For a lifetime devoted to the development of aeronautics in America.
Pioneer, engineer, public servant—Grover Loening was born September 12, 1888, in Bremen, Germany, where his father was United States Consul-General. He received his B.A. from Columbia College in 1908, and M.A. in Aeronautics from Columbia University in 1910—the first such degree awarded in America. His M.A thesis was subsequently published as “Monoplanes and Biplanes.” He received the C.E. degree from Columbia in 1911.
After graduation, Loening joined the Queen Aeroplane Company in New York, building Bleriots for exhibition pilots. In 1912, he built his pioneer Aeroboat. In 1913 Orville Wright employed him as assistant and as Manager of the Dayton factory. In 1914 he was appointed Chief Aeronautical Engineer of the U.S. Army’s Aviation Section in San Diego.
In 1915 Loening published his second book, “Military Aeroplanes,” an Army-88 adopted test which was later officially used by the Royal Air Force, the U.S. Navy, the Canadian armed forces and others. In the same year he became Vice-President of the Sturtevant Aeroplane Company, where he pioneered the first American steel frame airplane. In 1917 he formed the Loening Aeronautical Engineering Corporation to work on a Navy contract for a small plane to be launched from destroyers, and an Army contract for the M-8 two-seat Pursuit monoplane embodying the pioneer use of rigid strut bracing, patented by Loening.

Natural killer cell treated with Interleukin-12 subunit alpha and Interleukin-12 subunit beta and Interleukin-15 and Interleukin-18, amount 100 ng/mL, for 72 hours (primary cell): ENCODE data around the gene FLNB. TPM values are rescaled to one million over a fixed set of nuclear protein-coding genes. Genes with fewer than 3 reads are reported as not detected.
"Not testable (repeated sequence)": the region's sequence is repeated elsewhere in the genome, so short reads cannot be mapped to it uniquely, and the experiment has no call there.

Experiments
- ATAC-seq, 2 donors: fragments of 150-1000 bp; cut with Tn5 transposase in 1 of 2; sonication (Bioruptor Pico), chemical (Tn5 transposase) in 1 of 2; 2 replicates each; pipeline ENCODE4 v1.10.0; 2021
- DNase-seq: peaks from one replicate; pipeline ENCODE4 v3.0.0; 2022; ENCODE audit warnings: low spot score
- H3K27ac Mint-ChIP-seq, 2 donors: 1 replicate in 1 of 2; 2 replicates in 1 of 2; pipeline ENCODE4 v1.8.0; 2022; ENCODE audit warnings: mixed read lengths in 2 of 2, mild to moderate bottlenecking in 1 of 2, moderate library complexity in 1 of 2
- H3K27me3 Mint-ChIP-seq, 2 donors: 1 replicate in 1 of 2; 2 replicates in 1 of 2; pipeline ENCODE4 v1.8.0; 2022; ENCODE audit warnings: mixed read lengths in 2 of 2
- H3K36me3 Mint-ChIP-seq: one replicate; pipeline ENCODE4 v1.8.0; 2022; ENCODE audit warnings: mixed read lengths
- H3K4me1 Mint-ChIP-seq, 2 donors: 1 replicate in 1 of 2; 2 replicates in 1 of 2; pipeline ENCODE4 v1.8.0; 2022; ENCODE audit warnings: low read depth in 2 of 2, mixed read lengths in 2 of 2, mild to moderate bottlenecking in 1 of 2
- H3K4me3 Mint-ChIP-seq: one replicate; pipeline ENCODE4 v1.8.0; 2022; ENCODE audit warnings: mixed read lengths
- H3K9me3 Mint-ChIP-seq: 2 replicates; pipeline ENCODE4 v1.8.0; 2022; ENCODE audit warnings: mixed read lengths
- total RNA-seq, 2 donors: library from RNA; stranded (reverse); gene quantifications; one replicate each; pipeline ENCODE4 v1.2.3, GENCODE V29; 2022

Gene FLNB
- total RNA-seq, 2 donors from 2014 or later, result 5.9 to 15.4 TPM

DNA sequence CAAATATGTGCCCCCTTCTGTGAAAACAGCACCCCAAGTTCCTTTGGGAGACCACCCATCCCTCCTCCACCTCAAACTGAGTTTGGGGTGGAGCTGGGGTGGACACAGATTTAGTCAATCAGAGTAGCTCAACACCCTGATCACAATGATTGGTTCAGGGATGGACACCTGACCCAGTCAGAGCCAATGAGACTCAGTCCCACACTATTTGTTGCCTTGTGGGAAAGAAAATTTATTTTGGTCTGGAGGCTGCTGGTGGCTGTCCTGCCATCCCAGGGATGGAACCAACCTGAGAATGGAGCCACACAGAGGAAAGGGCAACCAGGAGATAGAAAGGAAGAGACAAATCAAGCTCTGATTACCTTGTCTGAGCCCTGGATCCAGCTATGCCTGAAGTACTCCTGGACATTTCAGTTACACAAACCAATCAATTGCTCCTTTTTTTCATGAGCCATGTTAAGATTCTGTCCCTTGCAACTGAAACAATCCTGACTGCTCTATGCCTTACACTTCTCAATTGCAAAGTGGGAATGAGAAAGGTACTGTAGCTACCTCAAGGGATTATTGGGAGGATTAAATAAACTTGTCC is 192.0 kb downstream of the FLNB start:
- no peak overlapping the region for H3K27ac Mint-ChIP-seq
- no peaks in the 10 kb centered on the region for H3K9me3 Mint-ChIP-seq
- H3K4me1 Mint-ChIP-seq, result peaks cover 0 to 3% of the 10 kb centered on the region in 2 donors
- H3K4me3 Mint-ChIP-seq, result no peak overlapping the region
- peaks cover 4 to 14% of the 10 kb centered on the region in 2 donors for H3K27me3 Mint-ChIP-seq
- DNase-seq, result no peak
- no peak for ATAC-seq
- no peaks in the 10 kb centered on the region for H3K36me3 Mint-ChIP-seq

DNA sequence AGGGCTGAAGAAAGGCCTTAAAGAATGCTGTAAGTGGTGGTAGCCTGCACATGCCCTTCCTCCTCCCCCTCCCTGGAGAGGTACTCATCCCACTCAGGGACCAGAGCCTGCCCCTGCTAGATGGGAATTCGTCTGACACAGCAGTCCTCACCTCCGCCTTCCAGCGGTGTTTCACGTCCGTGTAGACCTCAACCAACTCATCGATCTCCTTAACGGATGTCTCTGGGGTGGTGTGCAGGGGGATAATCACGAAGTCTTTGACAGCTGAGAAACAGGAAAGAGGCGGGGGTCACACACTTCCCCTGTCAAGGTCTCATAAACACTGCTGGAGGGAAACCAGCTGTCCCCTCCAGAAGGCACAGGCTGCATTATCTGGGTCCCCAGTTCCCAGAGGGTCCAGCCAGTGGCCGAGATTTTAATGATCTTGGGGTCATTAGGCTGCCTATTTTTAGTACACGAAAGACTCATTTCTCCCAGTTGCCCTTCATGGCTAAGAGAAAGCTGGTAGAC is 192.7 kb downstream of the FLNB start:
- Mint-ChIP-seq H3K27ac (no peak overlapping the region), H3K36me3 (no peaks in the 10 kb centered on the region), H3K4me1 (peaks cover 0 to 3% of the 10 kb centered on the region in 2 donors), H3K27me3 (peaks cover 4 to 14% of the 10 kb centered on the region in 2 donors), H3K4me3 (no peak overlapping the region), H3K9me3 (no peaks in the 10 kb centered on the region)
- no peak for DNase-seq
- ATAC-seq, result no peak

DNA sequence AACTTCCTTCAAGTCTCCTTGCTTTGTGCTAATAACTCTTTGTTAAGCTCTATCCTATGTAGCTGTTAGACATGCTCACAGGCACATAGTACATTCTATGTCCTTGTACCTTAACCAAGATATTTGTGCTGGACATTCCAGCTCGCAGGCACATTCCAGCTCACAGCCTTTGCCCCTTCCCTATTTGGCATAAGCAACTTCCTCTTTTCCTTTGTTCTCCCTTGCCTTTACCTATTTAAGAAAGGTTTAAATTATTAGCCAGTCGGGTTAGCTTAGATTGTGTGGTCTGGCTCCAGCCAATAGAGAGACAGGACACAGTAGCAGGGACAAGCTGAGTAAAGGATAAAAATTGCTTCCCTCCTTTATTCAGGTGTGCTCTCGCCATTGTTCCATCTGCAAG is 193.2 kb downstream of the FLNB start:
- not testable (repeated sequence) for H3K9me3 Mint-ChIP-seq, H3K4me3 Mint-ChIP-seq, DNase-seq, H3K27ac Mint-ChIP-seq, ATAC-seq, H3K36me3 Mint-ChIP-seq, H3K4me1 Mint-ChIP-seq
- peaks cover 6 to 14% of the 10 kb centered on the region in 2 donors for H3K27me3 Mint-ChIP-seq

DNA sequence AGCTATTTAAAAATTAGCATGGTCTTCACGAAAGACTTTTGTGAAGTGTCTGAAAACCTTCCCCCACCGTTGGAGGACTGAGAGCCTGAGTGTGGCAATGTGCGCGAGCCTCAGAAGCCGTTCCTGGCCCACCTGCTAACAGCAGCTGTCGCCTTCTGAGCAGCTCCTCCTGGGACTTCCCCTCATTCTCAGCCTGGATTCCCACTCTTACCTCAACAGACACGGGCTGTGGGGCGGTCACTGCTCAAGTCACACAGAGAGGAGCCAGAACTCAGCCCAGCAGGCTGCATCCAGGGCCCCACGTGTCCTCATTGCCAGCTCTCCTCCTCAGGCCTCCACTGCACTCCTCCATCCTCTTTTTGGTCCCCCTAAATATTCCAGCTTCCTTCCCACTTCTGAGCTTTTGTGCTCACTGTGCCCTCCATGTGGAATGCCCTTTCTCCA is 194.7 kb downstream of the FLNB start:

After the war Loening produced the Flying Yacht, a five-seat monoplane boat which established world records and opened up the first significant market for private aircraft. For this he received the Collier Trophy for 1921. His next success was the pioneer Loening Amphibian, with the first practical retractable undercarriage, used by the U.S. Army, Navy, Marines, and Coast Guard, and by airlines and private owners all over the world. Among its achievements was the Army’s famous Pan-American Good Will Flight of 1926.
The Loening Aeronautical Engineering Corporation merged with the Curtiss-Wright Corporation in 1928, and Loening subsequently formed the Grover Loening Aircraft Company, building several research aircraft and establishing his first consulting engineering practice.
His third book, “Our Wings Grow Faster,” was published in 1935. He entered public service in 1937 as aircraft advisor to the Maritime Commission, and in 1942 to the War Production Board. He became head consultant for the NACA in 1945, and received numerous other government assignments.
When the National Air Museum was founded in 1948, President Truman appointed him as the first of two civilian members of its Advisory Board, an appointment twice renewed by Presidents Eisenhower and Kennedy. He was awarded the Medal for Merit in 1946, the Eggelston Medal of Columbia University in 1949, the Wright Memorial Trophy in 1950, and the Air Force Medal in 1955. He died February 29, 1976.